Sales of single family homes improved slightly in the first quarter vs. the same period last year, continuing the upward trend in sales that started in 2012.
Median home prices for the quarter dipped by about 8% vs 2012, possibly due to the long, cold winter in New England that’s finally releasing its grip.
Average home prices dipped to $230,414, losing about 6% compared to 1Q12. Small declines like this are common this time of year, and we can expect prices to strengthen as the spring and summer selling seasons hit top speed.
The really encouraging figure this quarter is the number of homes sold that’s slightly better than last year. In 2012, we finally saw signs that the market was strengthening with sales improving by 20% over the local market bottom of 2011.
With demand on the rise and supply lower than recent years, prices are likely to improve in 2013.
SF Homes Sold 1Q12: 394
SF Homes Sold 1Q13: 402 (+2%)
Median price 1Q12: $205,000
Median price 1Q13: $189,500 (-8%)
Average price 1Q12: $244,182
Average price 1Q13: $230,419 (-6%)
What’s Going on with Condos?
In the 4th quarter of 2012, the median price for condos spiked by 20%, and I’m pretty sure that hiccup was a temporary artifact of the small number of units sold. Last quarter, the median price was back to a more believable $135,000, or an increase of 8% over last summer’s prices and on par with summer 2011 prices.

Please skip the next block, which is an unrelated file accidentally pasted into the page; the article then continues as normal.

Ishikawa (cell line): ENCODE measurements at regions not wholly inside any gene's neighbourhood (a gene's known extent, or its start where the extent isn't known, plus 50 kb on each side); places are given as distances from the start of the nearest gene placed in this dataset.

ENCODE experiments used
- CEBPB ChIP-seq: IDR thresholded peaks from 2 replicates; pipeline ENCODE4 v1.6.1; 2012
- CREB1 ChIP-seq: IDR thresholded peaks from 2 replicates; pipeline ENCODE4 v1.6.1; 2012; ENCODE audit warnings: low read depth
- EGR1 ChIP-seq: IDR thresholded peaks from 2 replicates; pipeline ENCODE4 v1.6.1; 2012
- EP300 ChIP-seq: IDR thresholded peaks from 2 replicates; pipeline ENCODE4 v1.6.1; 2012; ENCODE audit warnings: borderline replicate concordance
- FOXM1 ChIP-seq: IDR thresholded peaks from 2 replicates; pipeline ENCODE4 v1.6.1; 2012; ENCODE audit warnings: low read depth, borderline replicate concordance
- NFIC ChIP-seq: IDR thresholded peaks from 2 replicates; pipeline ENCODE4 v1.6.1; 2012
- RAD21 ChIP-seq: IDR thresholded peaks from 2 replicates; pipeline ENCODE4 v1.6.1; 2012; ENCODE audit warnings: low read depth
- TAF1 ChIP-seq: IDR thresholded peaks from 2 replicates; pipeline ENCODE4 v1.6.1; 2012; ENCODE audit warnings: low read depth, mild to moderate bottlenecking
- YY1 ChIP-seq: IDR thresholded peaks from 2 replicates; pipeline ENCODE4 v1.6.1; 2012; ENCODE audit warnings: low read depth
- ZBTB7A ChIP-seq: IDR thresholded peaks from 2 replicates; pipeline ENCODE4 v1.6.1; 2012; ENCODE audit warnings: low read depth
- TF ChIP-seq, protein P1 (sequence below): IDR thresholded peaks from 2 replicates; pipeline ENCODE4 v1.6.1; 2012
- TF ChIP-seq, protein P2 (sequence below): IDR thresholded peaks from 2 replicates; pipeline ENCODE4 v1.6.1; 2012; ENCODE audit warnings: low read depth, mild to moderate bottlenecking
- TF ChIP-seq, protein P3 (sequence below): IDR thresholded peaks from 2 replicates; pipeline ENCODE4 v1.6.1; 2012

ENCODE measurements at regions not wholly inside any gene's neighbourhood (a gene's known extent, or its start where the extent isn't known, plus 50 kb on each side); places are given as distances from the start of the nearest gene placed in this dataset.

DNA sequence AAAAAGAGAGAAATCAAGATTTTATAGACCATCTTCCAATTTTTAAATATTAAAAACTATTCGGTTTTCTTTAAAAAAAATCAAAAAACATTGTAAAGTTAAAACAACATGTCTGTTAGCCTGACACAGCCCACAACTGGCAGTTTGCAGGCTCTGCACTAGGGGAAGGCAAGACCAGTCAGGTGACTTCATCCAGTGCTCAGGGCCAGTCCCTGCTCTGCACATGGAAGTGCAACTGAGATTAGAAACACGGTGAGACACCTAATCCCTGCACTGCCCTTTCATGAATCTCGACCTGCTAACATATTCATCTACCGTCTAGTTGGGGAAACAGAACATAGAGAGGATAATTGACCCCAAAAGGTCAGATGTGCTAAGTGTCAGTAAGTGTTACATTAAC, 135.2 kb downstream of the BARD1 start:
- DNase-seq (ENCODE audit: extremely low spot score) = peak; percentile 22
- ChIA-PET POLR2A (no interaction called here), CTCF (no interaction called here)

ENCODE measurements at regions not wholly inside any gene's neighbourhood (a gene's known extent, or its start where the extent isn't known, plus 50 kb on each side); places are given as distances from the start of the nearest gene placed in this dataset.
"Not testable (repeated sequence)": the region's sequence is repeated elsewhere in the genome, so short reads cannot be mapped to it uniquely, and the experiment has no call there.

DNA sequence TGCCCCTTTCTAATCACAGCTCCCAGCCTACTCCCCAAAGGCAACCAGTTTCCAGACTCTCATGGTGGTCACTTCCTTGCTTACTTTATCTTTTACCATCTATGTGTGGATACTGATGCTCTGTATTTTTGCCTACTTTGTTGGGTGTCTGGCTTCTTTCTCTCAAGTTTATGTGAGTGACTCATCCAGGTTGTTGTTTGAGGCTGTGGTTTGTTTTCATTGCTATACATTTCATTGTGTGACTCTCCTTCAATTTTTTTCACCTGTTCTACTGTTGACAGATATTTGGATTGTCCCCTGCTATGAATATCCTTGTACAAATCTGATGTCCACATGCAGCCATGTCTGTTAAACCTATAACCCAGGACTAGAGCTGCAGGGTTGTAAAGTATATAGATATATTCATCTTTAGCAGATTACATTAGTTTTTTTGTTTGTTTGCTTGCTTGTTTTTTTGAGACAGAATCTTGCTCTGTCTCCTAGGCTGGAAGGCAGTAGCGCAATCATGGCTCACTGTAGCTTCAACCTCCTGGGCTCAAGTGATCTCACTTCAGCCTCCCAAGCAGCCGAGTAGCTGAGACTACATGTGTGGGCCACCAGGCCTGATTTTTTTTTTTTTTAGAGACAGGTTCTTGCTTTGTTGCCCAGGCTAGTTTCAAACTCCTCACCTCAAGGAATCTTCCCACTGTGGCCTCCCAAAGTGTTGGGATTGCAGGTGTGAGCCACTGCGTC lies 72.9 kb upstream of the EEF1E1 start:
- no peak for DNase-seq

Ignore the 4Q12 outlier or at least take it with a grain of salt.
Still, median prices are up, and starting to look like there might be a trend on the horizon.
Average condo prices held steady and have been essentially flat for six straight quarters. At least we don’t seem to be losing any more ground.
Condo prices tend to recover more slowly after a bubble than single family home prices, so this is historically consistent.
Number of units sold 1Q13: 51
Median condo price 1Q13: $135,000
Average condo price 1Q13: $151,762
FHA Certifications Slipping Away?
FHA certifications for condo complexes are expiring at an alarming rate. Realtors® and lenders are aware of this trend, yet no one seems to have a good explanation as to the reasons why.
Buyers qualified for FHA loans can’t buy into a complex unless the condo association is pre-certified by FHA. It’s estimated that FHA now insures about 40% of all mortgages.
Expired FHA certification means the buyer pool for your condo is 40% less than it should be.